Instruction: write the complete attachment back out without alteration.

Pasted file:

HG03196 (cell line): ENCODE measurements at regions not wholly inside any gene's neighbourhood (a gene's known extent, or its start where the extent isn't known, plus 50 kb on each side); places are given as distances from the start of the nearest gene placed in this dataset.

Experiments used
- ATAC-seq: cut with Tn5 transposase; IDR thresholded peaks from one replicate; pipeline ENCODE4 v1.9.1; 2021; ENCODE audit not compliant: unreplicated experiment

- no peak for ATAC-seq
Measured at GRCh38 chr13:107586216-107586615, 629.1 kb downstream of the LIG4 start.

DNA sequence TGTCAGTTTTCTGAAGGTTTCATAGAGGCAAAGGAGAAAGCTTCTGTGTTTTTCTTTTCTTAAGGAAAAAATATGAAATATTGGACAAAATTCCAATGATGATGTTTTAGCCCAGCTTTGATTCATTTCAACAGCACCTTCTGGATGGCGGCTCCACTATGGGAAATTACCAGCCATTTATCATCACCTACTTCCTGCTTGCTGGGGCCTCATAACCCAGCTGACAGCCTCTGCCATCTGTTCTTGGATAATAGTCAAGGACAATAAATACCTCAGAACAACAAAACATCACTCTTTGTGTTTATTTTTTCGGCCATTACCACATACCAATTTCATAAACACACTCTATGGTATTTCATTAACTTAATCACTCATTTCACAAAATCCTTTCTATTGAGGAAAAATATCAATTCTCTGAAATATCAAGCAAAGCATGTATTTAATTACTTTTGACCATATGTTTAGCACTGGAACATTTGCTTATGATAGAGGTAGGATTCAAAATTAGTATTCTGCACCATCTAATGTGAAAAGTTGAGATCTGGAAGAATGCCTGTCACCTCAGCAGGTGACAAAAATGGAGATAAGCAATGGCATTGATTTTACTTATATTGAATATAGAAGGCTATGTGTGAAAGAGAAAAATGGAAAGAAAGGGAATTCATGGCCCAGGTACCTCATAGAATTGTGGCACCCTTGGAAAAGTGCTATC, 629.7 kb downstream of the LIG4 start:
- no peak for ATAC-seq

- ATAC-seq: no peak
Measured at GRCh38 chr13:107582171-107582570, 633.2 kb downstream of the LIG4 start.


HG03196 (cell line): ENCODE measurements at regions not wholly inside any gene's neighbourhood (a gene's known extent, or its start where the extent isn't known, plus 50 kb on each side); places are given as distances from the start of the nearest gene placed in this dataset.

Experiments used
- ATAC-seq: cut with Tn5 transposase; IDR thresholded peaks from one replicate; pipeline ENCODE4 v1.9.1; 2021; ENCODE audit not compliant: unreplicated experiment

- no peak for ATAC-seq
Measured at GRCh38 chr13:107586216-107586615, 629.1 kb downstream of the LIG4 start.

DNA sequence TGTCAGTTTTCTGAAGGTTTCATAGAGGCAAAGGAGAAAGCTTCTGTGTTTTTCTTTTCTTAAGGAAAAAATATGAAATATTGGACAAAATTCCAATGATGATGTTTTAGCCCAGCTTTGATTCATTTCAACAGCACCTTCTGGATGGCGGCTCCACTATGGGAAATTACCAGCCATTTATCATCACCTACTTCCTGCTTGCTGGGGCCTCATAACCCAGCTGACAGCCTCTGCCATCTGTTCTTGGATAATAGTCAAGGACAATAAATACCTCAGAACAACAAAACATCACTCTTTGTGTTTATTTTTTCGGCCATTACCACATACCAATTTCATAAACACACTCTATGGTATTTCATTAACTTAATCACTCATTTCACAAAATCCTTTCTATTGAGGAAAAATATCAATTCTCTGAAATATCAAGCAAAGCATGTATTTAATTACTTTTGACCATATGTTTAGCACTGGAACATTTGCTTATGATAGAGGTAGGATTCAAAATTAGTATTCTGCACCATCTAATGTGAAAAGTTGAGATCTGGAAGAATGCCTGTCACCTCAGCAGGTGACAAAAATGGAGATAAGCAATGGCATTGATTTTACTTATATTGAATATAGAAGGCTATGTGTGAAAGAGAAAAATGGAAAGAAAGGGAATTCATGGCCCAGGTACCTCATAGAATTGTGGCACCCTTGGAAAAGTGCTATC, 629.7 kb downstream of the LIG4 start:
- no peak for ATAC-seq

- ATAC-seq: no peak
Measured at GRCh38 chr13:107582171-107582570, 633.2 kb downstream of the LIG4 start.